If anyone wishes to lift the confusion somewhat, feel free to comment.

Abomination of the Week

Readers may think I am declaring an Abomination of the Week a bit early. After all, this is Holy Week, a veritable magnet for abomination, and it is only Holy Monday.

Not only that, but Earth Day will be on Good Friday this year. I may turn off my internet, unplug the T.V. and shut the blinds so I may not have to endure the silly sermons and lascivious liturgy somehow linking the two observances.

Nevertheless, I know already that nothing will top this.

I am truly sorry for any distress caused by the above link.

Thursday, April 14, 2011

The Comedian-in-Chief and the Squeaker of the House (or None Dare Call it Conspiracy)

I was having trouble getting my arms around the current sordid budget wrangling in Washington . . . until I had an epiphany.

The President and the Speaker are secretly conspiring to provoke the creation of a major third party.

They certainly are not trying very hard to do much on the deficit. That Boehner of a budget deal is looking worse and worse. Not only tea partiers, but also more mainstream conservatives are saying no and agreeing that this is “strike one against the speakership of John Boehner.”

As for Obama, his speech yesterday plunged to new depths of demagoguery, lies, and class warfare. Listening to it (Yes. I must stop my habit of self-punishment.), I was angry at first.

But later on, I found myself laughing again and again. I really think Obama has a career as a stand-up comedian after 2012. I mean saying things like Obamacare will reduce the deficit (SNORT!) and . . .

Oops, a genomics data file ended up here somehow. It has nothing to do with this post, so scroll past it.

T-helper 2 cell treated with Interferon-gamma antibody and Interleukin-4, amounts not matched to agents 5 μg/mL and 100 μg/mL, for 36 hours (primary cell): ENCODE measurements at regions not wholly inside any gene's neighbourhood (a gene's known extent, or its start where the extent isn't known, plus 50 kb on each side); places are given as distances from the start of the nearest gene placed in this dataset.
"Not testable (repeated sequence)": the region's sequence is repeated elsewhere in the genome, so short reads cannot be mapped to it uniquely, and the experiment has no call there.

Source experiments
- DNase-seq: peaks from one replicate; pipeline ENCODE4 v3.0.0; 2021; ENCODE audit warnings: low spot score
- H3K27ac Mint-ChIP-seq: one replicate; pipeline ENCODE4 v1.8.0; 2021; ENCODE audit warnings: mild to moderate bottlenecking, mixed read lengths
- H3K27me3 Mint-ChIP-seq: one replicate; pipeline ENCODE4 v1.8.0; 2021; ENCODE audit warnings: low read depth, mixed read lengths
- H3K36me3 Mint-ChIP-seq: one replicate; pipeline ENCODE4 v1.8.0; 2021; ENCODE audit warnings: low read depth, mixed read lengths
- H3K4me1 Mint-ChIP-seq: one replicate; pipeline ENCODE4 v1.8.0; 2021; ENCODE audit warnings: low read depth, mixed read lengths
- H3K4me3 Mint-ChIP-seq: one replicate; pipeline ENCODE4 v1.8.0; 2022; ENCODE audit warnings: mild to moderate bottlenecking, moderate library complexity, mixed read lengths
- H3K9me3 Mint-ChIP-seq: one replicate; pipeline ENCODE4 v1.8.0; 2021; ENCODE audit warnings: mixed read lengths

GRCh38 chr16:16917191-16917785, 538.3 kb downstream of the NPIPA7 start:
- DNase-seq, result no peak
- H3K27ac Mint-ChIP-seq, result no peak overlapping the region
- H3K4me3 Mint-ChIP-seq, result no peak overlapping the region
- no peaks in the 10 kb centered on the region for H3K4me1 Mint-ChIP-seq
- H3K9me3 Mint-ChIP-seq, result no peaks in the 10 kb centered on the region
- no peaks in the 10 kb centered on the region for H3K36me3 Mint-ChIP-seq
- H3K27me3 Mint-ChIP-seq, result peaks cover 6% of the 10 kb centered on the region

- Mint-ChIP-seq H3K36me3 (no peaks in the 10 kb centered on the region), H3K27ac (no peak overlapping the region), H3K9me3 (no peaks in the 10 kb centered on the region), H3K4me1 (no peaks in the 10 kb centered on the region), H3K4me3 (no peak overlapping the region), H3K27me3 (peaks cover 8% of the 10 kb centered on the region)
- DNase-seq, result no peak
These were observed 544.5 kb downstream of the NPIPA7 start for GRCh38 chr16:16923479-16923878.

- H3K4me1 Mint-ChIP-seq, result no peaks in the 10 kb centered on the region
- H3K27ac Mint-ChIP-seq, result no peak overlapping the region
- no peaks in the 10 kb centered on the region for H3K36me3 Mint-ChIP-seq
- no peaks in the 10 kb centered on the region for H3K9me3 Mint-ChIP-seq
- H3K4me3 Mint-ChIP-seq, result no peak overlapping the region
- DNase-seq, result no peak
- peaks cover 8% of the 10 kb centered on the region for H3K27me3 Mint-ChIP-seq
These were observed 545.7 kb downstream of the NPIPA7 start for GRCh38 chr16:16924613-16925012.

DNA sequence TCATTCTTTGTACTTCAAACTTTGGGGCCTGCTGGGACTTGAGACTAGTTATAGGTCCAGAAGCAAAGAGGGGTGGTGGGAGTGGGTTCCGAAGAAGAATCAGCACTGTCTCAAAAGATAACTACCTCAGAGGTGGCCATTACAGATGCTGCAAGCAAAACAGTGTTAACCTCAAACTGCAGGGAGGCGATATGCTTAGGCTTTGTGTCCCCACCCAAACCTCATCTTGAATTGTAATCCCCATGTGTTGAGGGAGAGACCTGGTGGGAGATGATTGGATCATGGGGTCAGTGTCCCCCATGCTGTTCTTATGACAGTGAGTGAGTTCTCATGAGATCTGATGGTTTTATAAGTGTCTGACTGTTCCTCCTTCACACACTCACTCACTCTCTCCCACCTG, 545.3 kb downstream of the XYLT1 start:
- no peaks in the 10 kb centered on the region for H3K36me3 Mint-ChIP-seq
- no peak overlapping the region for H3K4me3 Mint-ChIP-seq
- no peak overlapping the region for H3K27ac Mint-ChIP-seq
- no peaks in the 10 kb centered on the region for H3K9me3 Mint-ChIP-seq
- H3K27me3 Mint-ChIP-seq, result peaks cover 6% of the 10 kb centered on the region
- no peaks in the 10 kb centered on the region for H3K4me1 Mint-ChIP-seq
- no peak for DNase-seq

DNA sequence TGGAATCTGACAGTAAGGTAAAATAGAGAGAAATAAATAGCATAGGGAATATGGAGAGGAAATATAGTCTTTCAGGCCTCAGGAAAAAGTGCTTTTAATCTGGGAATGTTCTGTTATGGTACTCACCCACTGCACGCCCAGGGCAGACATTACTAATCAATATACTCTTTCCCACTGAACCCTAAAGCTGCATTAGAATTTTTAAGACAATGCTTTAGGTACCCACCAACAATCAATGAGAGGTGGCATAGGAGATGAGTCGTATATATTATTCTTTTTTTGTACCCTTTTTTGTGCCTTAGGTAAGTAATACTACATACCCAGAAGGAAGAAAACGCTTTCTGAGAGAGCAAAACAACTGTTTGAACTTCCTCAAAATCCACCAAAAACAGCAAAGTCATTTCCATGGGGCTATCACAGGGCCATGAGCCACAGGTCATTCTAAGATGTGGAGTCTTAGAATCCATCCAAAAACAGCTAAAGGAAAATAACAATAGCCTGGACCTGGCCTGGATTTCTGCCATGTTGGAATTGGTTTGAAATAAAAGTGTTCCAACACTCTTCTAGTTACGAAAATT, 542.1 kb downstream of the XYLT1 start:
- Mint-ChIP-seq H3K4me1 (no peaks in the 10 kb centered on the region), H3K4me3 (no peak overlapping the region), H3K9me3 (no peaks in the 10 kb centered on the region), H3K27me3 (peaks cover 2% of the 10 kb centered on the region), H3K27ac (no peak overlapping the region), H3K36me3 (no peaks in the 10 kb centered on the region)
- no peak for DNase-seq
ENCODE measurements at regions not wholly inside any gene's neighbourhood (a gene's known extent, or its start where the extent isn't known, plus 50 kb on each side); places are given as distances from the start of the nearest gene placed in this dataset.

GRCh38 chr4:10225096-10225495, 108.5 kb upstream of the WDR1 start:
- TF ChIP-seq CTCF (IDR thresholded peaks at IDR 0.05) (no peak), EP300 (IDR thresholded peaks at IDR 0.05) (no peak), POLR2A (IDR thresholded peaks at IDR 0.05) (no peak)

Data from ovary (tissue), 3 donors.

“One vision has been championed by Republicans in the House of Representatives and embraced by several of their party’s presidential candidates…This is a vision that says up to 50 million Americans have to lose their health insurance in order for us to reduce the deficit. And who are those 50 million Americans? Many are someone’s grandparents who wouldn’t be able afford nursing home care without Medicaid. Many are poor children. Some are middle-class families who have children with autism or Down’s syndrome. Some are kids with disabilities so severe that they require 24-hour care. These are the Americans we’d be telling to fend for themselves.”

. . . with a straight face is high comedic talent! Throw Grandma from the Train, move over!

I love one congressman’s take on the speech:

Dallas Rep. Jeb Hensarling, kicking off a House GOP leadership rebuttal event, says President Barack Obama's debt-reduction speech this afternoon set "a new standard for class warfare."

He was honored that the White House invited him to attend the speech at George Washington University, he said. But once he heard what Obama had to say, his main thought was: "And I missed lunch for this?"

But, as I said, what I really think is going on is Obama and Boehner are secretly working together to bring about a major third party. Why else would they alienate so many with phony budget deals and absurd demagoguery? Only the most brain dead Democrats and wimpy RINOs are happy with the leaders of their party at the moment.

(Disclaimer: I do not support the formation of a third “tea party.” But I think both Obama and Boehner are asking for it.)

Wednesday, April 13, 2011

That Great Budget Deal is a Boehner

It is a good thing my policy on subjects that provoke me in the evening is to sleep on them before posting. If I had posted on the following last night, it would have been an *interesting* rant.